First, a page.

I gradually began teaching more periods of newspaper at West Campus and sharing the journalism compound with my journalism teacher/mentor, Gail Hopkins, who taught yearbook. I was at West Campus enough periods that my classroom at East was used by another teacher when I was gone, and gang graffiti began showing up in my room and the books on the shelves, something that infuriated me. These were the Banging in Little Rock days, and things were never perfect. We had our share of fights at both campuses and the usual headaches. I’m not remembering through rose-colored lenses.
But I did have students who were in my classes because they requested them. That made all the difference in the world in what the old PET (Program for Effective Teaching) terminology would have called “Feeling Tone.” And they knew they could get kicked out if the they acted up too badly. Journalism and creative writing students were expected to have at least a C average in English and know how to write a sentence. That seems so refreshing now.
During those years, I proposed an Editor’s Lab credit for newspaper editors. It was approved, but the first year I had to give up my prep period for it. What a joy. When I moved full-time to West Campus, editors could get that credit during a second period of newspaper staff. I ended up full-time at West after proposing a new journalism class, Desktop Publishing, which was quickly approved. I taught using Quark Express and Adobe Photoshop and Illustrator on the small Mac computer lab that newspaper staff and I built via fundraisers from regular car washes to carport sales to a snack closet we were allowed to operate on a full-time basis.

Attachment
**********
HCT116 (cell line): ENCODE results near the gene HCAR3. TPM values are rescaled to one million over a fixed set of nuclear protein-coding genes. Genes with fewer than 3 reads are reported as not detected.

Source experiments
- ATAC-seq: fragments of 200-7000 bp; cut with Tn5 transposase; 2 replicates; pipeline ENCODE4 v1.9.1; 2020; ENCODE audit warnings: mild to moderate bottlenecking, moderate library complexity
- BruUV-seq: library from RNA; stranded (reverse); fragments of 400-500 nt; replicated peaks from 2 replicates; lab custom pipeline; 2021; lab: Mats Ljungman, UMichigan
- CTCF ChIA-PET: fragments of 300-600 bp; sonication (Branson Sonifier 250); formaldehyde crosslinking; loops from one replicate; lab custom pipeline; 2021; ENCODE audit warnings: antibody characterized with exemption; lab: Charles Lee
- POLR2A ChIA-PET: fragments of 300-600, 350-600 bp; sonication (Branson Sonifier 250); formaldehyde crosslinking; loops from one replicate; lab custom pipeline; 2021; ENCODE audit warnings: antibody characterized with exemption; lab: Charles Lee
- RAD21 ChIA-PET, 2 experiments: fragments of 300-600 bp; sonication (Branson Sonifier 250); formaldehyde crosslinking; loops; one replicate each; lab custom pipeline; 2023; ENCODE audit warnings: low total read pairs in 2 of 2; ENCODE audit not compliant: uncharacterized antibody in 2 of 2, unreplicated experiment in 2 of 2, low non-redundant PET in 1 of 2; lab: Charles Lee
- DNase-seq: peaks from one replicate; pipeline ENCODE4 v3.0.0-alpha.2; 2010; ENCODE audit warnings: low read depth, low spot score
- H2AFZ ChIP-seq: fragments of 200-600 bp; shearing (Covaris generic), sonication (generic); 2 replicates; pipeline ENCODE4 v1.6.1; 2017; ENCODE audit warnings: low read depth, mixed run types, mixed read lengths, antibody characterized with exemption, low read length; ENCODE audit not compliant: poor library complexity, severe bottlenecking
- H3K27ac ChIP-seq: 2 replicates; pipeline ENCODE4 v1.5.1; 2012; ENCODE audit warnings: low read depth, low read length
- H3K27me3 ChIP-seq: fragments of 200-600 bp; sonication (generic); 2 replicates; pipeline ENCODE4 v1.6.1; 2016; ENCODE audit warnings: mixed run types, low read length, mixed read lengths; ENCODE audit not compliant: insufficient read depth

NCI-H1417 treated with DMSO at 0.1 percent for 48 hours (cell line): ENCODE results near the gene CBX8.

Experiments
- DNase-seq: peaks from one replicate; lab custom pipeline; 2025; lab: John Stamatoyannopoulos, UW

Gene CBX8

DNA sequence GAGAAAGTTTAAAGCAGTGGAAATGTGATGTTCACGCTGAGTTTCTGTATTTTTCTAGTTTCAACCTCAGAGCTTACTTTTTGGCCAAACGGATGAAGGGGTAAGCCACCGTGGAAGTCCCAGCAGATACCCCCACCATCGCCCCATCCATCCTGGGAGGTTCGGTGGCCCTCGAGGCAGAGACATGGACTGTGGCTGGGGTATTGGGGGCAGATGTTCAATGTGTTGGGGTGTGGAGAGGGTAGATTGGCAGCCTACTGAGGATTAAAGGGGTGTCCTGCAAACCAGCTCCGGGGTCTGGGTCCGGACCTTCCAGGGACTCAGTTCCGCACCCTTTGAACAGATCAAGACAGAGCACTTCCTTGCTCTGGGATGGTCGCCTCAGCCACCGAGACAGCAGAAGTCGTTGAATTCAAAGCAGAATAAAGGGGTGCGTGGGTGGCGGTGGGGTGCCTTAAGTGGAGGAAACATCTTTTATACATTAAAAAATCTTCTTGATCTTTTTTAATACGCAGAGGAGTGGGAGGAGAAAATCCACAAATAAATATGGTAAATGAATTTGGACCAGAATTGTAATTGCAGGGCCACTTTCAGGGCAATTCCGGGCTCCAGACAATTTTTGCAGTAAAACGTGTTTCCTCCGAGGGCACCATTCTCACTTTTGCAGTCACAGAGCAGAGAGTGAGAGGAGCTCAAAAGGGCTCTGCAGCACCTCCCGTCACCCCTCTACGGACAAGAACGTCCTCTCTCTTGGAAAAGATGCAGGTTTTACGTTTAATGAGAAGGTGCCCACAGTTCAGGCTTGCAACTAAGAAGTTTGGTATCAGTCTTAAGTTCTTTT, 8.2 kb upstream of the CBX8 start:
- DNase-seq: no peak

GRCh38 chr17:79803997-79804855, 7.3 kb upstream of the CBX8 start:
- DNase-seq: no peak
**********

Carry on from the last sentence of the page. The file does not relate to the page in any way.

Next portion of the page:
The class was so popular that by the second year we had a Desktop Publishing II, by application only. I’d also picked up the girls soccer team, one of the most fun (though time-consuming) things of all, along with an athletic period to go with it. For a couple of years, it was teaching heaven. All upperclassmen, all electives: Newspaper staff, DTP and soccer and no traveling between campuses.
I took students (always groups of girls) all over the country to high school journalism conventions, and one year our newsmagazine (we adopted the newly developing format that very year) was judged eighth in the nation. And the soccer team was damned good the first two years. As I said, glory days.
(Telling story from those days from a conference with an assistant principal, a DTP student who’d not been doing her work before she stopped coming to class altogether, and the girl’s mother. Said girl claimed she’d stopped coming to class because she was so far behind and was scared to talk to me because she knew I wouldn’t be nice to her. The AP roared with laughter at that excuse, turned to me, and asked if I could work out a way for her to catch up. I said of course, and the AP left the details to me. No one asked any questions or monitored how we did it. That girl never did like me, but she did get the credit she needed and graduated on time.
I’d gotten divorced and was working two extra jobs and doing freelance desktop publishing work to make ends meet with two teenagers at home and a big house payment, so I was beginning to think I might need to graduate to a job that paid more in 1998, when my daughter would graduate, a year after her brother. But it still came as a huge blow when the principal called me in to tell me the Arkansas Department of Education had decided to create a version of desktop publishing to be taught by business teachers with Microsoft Office software. On Dells. My classes were now illegal, and I’d probably have to go back to traveling between campuses again – and possibly pick up some English classes.
Fortunately, before I even looked for a job, the then-managing editor at the Arkansas Democrat-Gazette asked me to come back, at a salary much higher than I was making as a teacher, so it worked out well. (I’d taught his children and the exchange students who lived with them.) Liz graduated and I left teaching forever. Again.
And again, this is long, so the third – and truly last – teaching act will have to wait for part three.